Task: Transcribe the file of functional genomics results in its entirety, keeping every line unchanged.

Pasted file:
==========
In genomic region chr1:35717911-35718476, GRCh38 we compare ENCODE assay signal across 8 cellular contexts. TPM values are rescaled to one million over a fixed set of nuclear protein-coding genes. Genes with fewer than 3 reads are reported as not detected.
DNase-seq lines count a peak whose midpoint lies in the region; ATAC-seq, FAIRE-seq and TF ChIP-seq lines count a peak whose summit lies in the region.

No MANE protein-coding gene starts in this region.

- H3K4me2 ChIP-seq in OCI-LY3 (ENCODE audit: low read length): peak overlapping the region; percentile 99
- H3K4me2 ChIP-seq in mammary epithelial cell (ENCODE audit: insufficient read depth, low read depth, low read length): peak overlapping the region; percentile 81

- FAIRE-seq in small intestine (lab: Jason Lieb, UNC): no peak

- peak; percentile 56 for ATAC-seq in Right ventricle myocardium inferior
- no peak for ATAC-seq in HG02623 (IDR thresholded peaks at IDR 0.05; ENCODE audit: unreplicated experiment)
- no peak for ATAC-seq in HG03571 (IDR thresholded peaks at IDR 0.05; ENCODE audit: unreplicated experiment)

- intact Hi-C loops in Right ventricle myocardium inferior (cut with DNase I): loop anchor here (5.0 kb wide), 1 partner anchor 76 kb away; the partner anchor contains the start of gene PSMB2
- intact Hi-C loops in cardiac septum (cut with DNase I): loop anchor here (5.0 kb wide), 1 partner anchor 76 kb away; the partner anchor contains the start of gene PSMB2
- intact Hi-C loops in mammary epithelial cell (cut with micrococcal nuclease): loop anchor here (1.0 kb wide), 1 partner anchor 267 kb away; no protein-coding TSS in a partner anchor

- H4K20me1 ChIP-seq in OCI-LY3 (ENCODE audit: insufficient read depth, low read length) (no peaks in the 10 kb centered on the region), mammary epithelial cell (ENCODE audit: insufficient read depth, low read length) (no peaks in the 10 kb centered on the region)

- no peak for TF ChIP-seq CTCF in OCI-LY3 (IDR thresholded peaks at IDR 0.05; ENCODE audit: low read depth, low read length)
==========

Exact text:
In genomic region chr1:35717911-35718476, GRCh38 we compare ENCODE assay signal across 8 cellular contexts. TPM values are rescaled to one million over a fixed set of nuclear protein-coding genes. Genes with fewer than 3 reads are reported as not detected.
DNase-seq lines count a peak whose midpoint lies in the region; ATAC-seq, FAIRE-seq and TF ChIP-seq lines count a peak whose summit lies in the region.

No MANE protein-coding gene starts in this region.

- H3K4me2 ChIP-seq in OCI-LY3 (ENCODE audit: low read length): peak overlapping the region; percentile 99
- H3K4me2 ChIP-seq in mammary epithelial cell (ENCODE audit: insufficient read depth, low read depth, low read length): peak overlapping the region; percentile 81

- FAIRE-seq in small intestine (lab: Jason Lieb, UNC): no peak

- peak; percentile 56 for ATAC-seq in Right ventricle myocardium inferior
- no peak for ATAC-seq in HG02623 (IDR thresholded peaks at IDR 0.05; ENCODE audit: unreplicated experiment)
- no peak for ATAC-seq in HG03571 (IDR thresholded peaks at IDR 0.05; ENCODE audit: unreplicated experiment)

- intact Hi-C loops in Right ventricle myocardium inferior (cut with DNase I): loop anchor here (5.0 kb wide), 1 partner anchor 76 kb away; the partner anchor contains the start of gene PSMB2
- intact Hi-C loops in cardiac septum (cut with DNase I): loop anchor here (5.0 kb wide), 1 partner anchor 76 kb away; the partner anchor contains the start of gene PSMB2
- intact Hi-C loops in mammary epithelial cell (cut with micrococcal nuclease): loop anchor here (1.0 kb wide), 1 partner anchor 267 kb away; no protein-coding TSS in a partner anchor

- H4K20me1 ChIP-seq in OCI-LY3 (ENCODE audit: insufficient read depth, low read length) (no peaks in the 10 kb centered on the region), mammary epithelial cell (ENCODE audit: insufficient read depth, low read length) (no peaks in the 10 kb centered on the region)

- no peak for TF ChIP-seq CTCF in OCI-LY3 (IDR thresholded peaks at IDR 0.05; ENCODE audit: low read depth, low read length)